To texture the character I used techniques that varied depending on the type of task. To finalize the face texturing I baked Cavity, Displacement and Normal maps. This helped me a lot along the way as it gave me quick masks. In Fig.06 you can see the Specular, Rough Diffuse, Epidermal and Normal maps. I wanted to have sweat on the face and in some of the wrinkles, hence the light gray color on the Specular map. The Rough Diffuse and Epidermal maps were going to be used in the shading stage. The Subdermal and Backsurface maps were also created, but their effect is much more subtle.
Fig.07 demonstrates my masking technique. I baked a Displacement and Normal map for most of the clothing. I also created black and white masks in ZBrush through cavity masking and hand-painting. They would be useful in the next step to isolate and blend materials together.
Fig.08 demonstrates the technique used for the pants, which is more traditional. I polypainted them and baked a Diffuse, Normal, Cavity and Displacement map. Some parts of the clothing use a tiling velvet Diffuse map as a base so I created three shades of these (Fig.09).
To emphasize the fabric patterns and make them shine I went for a gold-looking material. I used a blend material with a velvet shader in one slot and a gold material in the other one. The black and white masks proved to be incredibly useful here as they gave me full control over where the velvet and the gold should go. I was also able to fine-tune each of them separately. The cloth used Roughness and a Fresnel falloff in the diffuse. For the skin I used Master Zap skin + shader. The settings are demonstrated in Fig.10. Blending through a shellac material is another option to help you get nice specular spots and reflections. Another interesting shader is the one used for the collar that I wanted semi-transparent. I got this result by using a simple tiling alpha.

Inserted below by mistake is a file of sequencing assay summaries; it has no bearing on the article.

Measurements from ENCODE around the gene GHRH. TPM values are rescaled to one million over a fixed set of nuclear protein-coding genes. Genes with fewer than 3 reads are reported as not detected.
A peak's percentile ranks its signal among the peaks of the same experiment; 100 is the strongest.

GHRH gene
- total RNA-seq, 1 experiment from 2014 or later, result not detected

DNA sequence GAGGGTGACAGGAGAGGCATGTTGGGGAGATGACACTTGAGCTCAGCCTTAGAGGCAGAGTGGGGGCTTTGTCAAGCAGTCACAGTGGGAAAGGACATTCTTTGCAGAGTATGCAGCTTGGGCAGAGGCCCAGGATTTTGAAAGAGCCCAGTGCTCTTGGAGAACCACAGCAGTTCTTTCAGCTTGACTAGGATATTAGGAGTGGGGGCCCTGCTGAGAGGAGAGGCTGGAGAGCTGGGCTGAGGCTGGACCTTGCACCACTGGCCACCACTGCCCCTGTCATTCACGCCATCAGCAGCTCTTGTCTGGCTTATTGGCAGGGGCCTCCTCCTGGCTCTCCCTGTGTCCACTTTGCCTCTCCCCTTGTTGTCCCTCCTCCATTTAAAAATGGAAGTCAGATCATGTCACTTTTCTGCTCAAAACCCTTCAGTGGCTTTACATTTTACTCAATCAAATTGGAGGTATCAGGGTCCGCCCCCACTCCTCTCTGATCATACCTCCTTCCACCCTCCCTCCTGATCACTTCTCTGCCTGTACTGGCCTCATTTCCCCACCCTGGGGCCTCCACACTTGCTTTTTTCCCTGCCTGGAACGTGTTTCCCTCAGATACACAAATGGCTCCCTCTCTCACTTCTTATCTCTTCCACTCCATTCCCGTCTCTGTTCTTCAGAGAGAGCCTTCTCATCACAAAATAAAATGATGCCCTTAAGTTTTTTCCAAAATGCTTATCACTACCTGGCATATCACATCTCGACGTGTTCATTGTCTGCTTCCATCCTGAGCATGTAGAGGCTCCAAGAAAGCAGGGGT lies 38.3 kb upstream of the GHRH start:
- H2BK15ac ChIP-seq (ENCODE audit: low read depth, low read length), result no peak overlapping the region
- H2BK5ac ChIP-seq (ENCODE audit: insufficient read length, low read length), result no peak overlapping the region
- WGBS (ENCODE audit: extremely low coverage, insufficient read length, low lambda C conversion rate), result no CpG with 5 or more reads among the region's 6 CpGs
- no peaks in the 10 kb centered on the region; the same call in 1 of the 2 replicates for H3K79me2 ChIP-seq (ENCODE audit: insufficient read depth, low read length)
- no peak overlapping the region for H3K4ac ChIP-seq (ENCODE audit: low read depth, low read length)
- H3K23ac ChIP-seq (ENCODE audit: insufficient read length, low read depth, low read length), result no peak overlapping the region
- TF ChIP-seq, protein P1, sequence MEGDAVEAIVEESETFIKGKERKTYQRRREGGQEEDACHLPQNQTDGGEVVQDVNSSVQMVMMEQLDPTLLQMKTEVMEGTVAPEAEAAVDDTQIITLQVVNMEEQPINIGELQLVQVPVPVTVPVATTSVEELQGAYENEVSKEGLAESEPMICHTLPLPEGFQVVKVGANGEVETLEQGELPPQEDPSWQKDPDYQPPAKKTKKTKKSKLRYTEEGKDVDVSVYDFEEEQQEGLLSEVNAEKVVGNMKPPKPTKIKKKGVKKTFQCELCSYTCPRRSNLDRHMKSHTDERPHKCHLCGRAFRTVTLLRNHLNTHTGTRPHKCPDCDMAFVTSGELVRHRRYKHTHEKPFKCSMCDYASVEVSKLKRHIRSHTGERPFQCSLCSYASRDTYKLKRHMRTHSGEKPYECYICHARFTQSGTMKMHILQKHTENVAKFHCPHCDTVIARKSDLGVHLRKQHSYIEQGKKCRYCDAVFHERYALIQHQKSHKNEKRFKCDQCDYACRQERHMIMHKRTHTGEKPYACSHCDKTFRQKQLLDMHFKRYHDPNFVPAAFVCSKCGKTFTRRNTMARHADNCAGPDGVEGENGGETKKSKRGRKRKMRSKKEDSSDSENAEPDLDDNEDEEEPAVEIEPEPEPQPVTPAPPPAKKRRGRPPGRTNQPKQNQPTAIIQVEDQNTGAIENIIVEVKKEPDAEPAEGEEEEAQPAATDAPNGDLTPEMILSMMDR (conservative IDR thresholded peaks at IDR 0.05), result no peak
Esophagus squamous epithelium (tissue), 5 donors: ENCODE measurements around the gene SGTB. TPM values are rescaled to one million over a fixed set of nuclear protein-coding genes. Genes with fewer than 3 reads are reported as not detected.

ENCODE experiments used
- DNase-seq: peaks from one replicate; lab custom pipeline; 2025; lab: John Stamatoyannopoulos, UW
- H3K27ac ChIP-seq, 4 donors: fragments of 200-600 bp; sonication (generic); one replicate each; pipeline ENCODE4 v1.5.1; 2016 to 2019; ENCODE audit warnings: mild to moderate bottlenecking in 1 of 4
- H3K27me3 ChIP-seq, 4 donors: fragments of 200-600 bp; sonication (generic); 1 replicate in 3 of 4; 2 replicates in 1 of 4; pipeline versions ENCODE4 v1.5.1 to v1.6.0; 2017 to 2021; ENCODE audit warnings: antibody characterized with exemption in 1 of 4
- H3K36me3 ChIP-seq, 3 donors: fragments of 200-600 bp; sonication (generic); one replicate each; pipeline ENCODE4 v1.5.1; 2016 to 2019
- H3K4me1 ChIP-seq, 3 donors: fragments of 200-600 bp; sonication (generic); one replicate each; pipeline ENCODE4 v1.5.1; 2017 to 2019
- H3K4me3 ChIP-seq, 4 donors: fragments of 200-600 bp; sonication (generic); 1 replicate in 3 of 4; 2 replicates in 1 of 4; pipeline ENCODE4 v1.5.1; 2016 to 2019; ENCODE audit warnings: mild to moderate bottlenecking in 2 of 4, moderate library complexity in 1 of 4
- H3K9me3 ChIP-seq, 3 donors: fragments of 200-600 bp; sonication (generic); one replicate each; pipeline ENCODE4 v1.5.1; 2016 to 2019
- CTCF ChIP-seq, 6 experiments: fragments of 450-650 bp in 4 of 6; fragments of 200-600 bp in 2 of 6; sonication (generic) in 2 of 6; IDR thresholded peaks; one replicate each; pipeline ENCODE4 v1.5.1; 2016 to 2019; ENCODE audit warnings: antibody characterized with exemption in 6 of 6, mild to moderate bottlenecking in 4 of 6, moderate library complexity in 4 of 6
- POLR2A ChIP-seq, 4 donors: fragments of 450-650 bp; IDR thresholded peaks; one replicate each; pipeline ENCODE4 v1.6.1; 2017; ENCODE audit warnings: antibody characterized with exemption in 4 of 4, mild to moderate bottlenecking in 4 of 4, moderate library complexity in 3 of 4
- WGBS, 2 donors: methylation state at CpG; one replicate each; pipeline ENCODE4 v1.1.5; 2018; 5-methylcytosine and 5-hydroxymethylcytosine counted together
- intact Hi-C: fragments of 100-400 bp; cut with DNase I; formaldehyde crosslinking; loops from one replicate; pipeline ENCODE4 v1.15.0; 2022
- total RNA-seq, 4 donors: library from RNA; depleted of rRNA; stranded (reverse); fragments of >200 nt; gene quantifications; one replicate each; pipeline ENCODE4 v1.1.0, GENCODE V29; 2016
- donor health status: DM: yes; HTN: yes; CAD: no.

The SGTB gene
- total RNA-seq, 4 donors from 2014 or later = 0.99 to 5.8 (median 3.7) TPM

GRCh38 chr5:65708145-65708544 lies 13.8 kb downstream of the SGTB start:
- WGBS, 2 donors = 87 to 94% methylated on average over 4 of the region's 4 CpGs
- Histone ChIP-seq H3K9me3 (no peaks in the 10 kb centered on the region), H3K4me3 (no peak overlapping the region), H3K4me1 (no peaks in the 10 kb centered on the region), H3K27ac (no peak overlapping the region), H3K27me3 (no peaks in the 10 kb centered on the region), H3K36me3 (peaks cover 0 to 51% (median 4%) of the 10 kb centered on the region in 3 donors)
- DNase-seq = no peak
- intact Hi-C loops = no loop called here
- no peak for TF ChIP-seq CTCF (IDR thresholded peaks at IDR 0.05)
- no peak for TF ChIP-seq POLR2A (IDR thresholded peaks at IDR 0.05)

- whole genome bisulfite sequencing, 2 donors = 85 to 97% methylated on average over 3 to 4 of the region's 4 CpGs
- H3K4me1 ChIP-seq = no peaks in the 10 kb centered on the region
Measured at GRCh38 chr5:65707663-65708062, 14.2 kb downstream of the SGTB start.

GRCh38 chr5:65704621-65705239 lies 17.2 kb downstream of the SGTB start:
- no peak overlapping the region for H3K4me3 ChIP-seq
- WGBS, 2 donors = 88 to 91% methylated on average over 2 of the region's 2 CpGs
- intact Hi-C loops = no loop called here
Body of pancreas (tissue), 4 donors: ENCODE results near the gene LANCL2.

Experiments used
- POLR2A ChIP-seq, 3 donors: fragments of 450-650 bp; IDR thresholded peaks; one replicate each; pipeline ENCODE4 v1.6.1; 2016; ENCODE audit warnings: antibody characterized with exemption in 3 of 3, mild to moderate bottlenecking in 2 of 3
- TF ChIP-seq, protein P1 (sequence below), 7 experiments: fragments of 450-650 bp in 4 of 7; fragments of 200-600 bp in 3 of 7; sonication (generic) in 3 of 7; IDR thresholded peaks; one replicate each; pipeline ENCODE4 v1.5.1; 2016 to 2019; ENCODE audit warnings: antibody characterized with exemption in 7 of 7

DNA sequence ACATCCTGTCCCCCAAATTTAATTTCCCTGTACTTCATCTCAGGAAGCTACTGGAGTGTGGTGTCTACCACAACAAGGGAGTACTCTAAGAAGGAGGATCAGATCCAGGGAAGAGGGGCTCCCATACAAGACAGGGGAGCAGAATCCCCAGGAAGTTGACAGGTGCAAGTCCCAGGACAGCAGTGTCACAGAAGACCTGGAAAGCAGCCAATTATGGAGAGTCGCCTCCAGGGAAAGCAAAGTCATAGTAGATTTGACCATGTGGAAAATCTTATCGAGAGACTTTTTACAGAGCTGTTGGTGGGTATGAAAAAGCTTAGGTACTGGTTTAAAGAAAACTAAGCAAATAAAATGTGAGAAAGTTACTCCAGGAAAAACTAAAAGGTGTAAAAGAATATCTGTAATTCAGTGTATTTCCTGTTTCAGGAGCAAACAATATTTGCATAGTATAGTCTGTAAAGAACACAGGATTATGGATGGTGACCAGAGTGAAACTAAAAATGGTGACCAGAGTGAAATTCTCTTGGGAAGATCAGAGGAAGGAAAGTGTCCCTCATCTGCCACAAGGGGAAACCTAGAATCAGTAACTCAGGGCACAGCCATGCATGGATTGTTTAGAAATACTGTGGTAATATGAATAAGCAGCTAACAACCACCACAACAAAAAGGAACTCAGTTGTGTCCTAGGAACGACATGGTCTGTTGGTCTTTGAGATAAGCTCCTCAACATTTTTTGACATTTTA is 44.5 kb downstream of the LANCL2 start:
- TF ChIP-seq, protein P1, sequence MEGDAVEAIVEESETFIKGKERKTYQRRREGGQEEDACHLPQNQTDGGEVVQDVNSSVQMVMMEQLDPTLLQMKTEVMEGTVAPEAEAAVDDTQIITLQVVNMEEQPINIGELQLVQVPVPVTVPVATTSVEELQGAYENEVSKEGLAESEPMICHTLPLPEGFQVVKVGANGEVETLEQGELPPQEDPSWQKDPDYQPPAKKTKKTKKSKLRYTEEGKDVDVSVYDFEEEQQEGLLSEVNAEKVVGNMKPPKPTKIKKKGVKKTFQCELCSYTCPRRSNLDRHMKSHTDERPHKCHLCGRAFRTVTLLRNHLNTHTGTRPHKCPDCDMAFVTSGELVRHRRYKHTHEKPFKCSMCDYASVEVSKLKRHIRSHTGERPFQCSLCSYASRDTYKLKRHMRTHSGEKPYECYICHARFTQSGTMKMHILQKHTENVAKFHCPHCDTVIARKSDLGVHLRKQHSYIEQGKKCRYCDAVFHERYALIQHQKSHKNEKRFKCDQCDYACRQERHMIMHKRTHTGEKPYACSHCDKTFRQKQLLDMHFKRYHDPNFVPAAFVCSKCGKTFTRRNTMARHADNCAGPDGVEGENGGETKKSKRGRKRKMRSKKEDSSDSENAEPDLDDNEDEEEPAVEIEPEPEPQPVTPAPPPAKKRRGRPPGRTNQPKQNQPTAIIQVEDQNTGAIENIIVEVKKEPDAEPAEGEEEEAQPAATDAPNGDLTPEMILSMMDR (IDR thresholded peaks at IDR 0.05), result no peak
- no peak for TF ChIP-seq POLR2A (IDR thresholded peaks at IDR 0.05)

This step was pretty straightforward. To enhance the ambiguity of the character and create contrast I wanted one side of the face to be lit by a warm light, as if there was a fire on one side. I then wanted to contrast that with a cooler color from the other side. The lighting setup can be seen in Fig.11. An HDR was also used to make the lighting a bit more uneven and create more reflections on the gold patterns.
Compositing was done through several passes in Photoshop. I used a base render to which I added a Rim light, Zdepth, Alpha mask, shadows and Ambient Occlusion.
I hope this Making Of was useful to illustrate the various techniques used to create this piece. Thanks for reading!